Make an iMovie or knit socks?

As I read the article “Shaping Tech for the Classroom” on Edutopia, I began to reflect on a similar theme that has emerged one after the other. It is this idea that education must keep up with technology, and that the world is changing so rapidly that our methods of education need to adapt so that students are ready for this challenge of a rapidly changing world. Fair enough, I say (to a point anyway).

Another message that comes across is the idea that  it is essential to utilize technology as a main component of our classroom pedagogy. If we do not, we will lose our students’ interest because we teach in a style that they no longer relate to. And worse, we will be holding them back from the style of learning that is the wave of the future, collaborative, connected, and fluid.

There’s a reason that I decided to do this certificate. The incredibly wide range of technology tools out there amaze me, and it seems that there are incredible opportunities for learning in a multitude of ways. The connectedness that we experience now, being able to reach out to more people than ever before, could be an fantastic tool for students to stimulate their thinking, exposing them to many different ideas from people outside their immediate environment. In addition, there seems to be a particular set of skills that are needed with this digital age. That while students often really seem to understand how to navigate the internet and learn new programs on their own, there is a literacy issue. How to understand the information they are seeing, to put it in its place in the big picture, how to best communicate it in a multitude of ways, and how to connect and communicate with others with respect and dignity. These are literacy issues that they need guidance with, and this is how I want to help them (and myself!).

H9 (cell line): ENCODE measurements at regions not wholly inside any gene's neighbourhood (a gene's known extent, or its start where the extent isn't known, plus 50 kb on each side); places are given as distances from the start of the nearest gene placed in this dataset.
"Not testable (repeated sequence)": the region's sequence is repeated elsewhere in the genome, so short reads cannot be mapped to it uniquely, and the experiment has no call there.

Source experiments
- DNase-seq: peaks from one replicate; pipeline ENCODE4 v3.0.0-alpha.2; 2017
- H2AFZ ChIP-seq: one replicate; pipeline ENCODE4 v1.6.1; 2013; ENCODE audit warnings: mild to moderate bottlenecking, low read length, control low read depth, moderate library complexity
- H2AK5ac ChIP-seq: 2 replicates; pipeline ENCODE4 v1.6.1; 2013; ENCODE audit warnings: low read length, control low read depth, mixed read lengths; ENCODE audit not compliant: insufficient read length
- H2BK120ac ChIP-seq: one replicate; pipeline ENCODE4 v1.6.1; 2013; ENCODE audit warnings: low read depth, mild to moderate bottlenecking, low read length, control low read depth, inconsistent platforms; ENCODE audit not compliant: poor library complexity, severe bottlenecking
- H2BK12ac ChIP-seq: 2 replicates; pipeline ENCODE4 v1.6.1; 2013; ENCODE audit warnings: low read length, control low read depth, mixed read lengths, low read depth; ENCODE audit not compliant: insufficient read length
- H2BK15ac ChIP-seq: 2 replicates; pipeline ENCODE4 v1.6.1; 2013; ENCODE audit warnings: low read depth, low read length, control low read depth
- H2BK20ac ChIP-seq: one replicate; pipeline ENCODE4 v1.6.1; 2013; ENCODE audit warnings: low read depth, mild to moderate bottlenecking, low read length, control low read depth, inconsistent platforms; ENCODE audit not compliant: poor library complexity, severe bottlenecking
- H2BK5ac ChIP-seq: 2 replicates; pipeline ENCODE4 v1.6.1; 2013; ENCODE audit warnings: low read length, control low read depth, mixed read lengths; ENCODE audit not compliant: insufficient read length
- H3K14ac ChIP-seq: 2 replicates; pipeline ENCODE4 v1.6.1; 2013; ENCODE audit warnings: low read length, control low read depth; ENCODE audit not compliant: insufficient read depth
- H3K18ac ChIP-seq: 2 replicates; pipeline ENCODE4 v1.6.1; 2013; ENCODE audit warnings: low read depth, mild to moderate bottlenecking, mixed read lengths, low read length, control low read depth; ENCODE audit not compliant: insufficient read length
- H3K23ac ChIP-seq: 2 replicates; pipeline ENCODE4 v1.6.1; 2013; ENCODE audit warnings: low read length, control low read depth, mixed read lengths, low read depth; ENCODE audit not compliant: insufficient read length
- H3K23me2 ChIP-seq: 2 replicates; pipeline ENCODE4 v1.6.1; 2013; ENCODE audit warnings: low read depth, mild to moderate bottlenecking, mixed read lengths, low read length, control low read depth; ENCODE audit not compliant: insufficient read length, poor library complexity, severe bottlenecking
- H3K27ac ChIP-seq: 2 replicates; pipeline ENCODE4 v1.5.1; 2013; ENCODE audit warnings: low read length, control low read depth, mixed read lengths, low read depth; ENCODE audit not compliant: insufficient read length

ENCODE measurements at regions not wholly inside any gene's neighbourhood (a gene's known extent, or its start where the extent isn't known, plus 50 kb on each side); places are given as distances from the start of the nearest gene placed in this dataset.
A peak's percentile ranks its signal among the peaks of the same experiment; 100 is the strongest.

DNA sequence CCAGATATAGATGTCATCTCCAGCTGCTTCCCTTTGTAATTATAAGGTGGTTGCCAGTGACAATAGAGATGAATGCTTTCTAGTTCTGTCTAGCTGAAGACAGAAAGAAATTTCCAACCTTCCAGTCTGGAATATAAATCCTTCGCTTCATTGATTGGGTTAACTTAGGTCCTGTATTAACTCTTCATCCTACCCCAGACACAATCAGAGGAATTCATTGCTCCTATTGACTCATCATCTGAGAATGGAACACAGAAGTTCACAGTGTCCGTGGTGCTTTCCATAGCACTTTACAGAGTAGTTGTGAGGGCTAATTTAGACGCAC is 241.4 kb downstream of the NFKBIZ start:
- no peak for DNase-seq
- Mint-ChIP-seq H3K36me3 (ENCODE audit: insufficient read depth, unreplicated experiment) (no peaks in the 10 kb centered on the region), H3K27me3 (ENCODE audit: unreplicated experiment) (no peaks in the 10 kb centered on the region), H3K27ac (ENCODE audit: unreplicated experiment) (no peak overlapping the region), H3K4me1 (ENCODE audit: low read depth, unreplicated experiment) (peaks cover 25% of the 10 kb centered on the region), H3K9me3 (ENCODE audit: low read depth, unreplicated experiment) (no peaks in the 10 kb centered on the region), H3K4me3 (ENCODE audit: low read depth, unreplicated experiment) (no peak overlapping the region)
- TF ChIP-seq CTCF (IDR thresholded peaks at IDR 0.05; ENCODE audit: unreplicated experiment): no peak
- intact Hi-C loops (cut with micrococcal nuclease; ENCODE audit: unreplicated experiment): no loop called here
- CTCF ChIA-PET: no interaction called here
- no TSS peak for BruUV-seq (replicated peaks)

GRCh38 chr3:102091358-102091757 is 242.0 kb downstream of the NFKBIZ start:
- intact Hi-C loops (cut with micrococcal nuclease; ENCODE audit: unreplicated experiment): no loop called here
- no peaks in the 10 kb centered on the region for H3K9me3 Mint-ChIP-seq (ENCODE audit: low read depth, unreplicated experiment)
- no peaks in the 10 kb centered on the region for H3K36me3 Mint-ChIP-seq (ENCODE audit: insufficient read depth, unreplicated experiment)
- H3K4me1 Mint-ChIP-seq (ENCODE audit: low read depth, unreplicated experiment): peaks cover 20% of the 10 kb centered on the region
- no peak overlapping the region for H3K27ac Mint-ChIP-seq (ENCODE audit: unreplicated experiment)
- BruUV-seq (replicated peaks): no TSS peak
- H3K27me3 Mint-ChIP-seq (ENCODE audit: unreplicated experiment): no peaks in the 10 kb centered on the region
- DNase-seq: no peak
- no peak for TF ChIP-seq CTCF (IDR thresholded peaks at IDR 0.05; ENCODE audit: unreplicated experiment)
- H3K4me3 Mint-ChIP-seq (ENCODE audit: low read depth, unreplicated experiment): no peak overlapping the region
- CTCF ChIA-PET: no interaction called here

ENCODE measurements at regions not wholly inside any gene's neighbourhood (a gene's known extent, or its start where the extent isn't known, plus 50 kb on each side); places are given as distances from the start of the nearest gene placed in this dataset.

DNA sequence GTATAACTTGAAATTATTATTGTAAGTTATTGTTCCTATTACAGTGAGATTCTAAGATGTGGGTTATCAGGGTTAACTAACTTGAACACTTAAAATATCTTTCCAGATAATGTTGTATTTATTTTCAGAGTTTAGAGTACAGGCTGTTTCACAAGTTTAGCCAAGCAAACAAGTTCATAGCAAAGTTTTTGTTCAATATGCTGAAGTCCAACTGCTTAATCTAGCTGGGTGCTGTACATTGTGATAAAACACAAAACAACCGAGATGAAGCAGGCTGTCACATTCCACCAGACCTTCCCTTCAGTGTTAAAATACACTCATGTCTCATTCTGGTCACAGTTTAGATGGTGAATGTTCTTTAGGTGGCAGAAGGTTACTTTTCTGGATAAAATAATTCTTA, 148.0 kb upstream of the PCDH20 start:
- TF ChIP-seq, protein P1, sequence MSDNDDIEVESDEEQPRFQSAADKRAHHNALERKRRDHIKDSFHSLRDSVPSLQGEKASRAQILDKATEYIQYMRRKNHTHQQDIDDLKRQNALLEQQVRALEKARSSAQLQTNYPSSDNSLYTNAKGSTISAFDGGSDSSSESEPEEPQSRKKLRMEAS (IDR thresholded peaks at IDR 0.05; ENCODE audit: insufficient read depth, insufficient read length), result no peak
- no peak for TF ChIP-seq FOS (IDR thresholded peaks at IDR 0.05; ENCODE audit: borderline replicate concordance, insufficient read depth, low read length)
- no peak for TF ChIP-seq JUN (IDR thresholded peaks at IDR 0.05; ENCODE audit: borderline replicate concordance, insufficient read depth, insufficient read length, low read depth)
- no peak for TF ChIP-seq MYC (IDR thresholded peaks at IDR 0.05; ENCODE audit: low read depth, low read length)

That said, there is a devil in me, that remembers an article I read a few months back. This was an article about how many big tech people in Silicon Valley were making the choice to send their children to the Waldorf School. Now I’m quite familiar with this philosophy of education, as I have some good friends who went to Waldorf schools, and my sister is a Waldorf teacher. There is much to admire in their schools. One thing they are not into, however, is technological “gadgets.” In the article it discusses their non-gadgetry approach. The quote that intrigued me in the article was the one from a parent who works for Google, has a computer science degree, and believes the following:

And where advocates for stocking classrooms with technology say children need computer time to compete in the modern world, Waldorf parents counter: what’s the rush, given how easy it is to pick up those skills?